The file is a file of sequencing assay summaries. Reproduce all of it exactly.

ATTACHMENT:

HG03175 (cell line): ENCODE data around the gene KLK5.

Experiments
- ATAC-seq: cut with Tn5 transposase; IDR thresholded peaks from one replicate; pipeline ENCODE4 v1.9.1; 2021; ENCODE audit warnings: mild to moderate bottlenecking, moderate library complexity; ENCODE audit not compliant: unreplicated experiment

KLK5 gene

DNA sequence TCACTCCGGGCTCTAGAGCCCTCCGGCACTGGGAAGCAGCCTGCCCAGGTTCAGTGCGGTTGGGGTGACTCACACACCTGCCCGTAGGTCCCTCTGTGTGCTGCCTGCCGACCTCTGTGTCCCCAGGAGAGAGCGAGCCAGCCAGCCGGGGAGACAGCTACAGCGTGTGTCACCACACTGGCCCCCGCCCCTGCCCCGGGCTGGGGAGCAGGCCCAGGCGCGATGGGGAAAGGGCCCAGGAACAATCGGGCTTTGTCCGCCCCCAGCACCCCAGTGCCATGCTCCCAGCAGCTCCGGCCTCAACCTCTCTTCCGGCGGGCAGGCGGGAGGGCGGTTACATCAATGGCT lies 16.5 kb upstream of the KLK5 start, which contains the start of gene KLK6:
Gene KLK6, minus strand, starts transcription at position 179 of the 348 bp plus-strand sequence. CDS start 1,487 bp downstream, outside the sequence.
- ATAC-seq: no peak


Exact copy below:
HG03175 (cell line): ENCODE data around the gene KLK5.

Experiments
- ATAC-seq: cut with Tn5 transposase; IDR thresholded peaks from one replicate; pipeline ENCODE4 v1.9.1; 2021; ENCODE audit warnings: mild to moderate bottlenecking, moderate library complexity; ENCODE audit not compliant: unreplicated experiment

KLK5 gene

DNA sequence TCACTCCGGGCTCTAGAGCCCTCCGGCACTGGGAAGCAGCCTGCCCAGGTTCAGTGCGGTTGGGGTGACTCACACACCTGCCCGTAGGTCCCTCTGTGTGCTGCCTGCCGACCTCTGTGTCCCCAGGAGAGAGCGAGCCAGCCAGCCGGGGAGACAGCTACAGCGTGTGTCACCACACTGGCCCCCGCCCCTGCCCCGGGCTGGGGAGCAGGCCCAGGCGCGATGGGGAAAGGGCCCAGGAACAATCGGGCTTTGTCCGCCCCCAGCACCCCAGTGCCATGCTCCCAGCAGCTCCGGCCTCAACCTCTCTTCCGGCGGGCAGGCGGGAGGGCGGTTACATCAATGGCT lies 16.5 kb upstream of the KLK5 start, which contains the start of gene KLK6:
Gene KLK6, minus strand, starts transcription at position 179 of the 348 bp plus-strand sequence. CDS start 1,487 bp downstream, outside the sequence.
- ATAC-seq: no peak